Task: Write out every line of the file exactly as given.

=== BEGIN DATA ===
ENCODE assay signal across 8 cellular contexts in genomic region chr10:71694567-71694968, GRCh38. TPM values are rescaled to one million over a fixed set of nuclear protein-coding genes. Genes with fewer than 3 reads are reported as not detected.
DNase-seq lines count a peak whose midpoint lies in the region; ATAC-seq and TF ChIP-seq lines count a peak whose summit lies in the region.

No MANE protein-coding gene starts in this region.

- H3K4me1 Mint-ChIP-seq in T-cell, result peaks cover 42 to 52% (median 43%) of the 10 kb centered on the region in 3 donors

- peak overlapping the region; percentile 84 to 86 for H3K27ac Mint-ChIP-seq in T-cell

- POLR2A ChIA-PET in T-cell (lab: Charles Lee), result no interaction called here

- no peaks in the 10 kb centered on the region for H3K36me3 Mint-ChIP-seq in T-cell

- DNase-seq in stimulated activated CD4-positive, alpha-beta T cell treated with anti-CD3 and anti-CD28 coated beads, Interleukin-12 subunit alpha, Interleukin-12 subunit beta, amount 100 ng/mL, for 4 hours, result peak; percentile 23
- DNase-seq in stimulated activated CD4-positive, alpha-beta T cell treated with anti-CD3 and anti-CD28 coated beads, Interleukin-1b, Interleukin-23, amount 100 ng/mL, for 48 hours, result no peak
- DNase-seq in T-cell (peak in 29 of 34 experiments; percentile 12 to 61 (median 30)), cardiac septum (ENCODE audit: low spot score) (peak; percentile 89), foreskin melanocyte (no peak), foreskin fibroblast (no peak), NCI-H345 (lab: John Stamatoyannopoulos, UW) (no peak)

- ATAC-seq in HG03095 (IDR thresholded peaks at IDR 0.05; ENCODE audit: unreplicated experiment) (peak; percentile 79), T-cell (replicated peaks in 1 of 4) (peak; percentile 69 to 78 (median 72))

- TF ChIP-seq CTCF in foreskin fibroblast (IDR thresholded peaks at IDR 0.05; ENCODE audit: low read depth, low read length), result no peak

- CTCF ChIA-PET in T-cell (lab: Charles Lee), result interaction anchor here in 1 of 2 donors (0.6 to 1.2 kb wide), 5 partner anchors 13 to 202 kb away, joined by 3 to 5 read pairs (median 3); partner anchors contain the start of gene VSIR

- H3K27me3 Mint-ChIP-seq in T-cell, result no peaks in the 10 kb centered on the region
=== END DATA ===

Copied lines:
ENCODE assay signal across 8 cellular contexts in genomic region chr10:71694567-71694968, GRCh38. TPM values are rescaled to one million over a fixed set of nuclear protein-coding genes. Genes with fewer than 3 reads are reported as not detected.
DNase-seq lines count a peak whose midpoint lies in the region; ATAC-seq and TF ChIP-seq lines count a peak whose summit lies in the region.

No MANE protein-coding gene starts in this region.

- H3K4me1 Mint-ChIP-seq in T-cell, result peaks cover 42 to 52% (median 43%) of the 10 kb centered on the region in 3 donors

- peak overlapping the region; percentile 84 to 86 for H3K27ac Mint-ChIP-seq in T-cell

- POLR2A ChIA-PET in T-cell (lab: Charles Lee), result no interaction called here

- no peaks in the 10 kb centered on the region for H3K36me3 Mint-ChIP-seq in T-cell

- DNase-seq in stimulated activated CD4-positive, alpha-beta T cell treated with anti-CD3 and anti-CD28 coated beads, Interleukin-12 subunit alpha, Interleukin-12 subunit beta, amount 100 ng/mL, for 4 hours, result peak; percentile 23
- DNase-seq in stimulated activated CD4-positive, alpha-beta T cell treated with anti-CD3 and anti-CD28 coated beads, Interleukin-1b, Interleukin-23, amount 100 ng/mL, for 48 hours, result no peak
- DNase-seq in T-cell (peak in 29 of 34 experiments; percentile 12 to 61 (median 30)), cardiac septum (ENCODE audit: low spot score) (peak; percentile 89), foreskin melanocyte (no peak), foreskin fibroblast (no peak), NCI-H345 (lab: John Stamatoyannopoulos, UW) (no peak)

- ATAC-seq in HG03095 (IDR thresholded peaks at IDR 0.05; ENCODE audit: unreplicated experiment) (peak; percentile 79), T-cell (replicated peaks in 1 of 4) (peak; percentile 69 to 78 (median 72))

- TF ChIP-seq CTCF in foreskin fibroblast (IDR thresholded peaks at IDR 0.05; ENCODE audit: low read depth, low read length), result no peak

- CTCF ChIA-PET in T-cell (lab: Charles Lee), result interaction anchor here in 1 of 2 donors (0.6 to 1.2 kb wide), 5 partner anchors 13 to 202 kb away, joined by 3 to 5 read pairs (median 3); partner anchors contain the start of gene VSIR

- H3K27me3 Mint-ChIP-seq in T-cell, result no peaks in the 10 kb centered on the region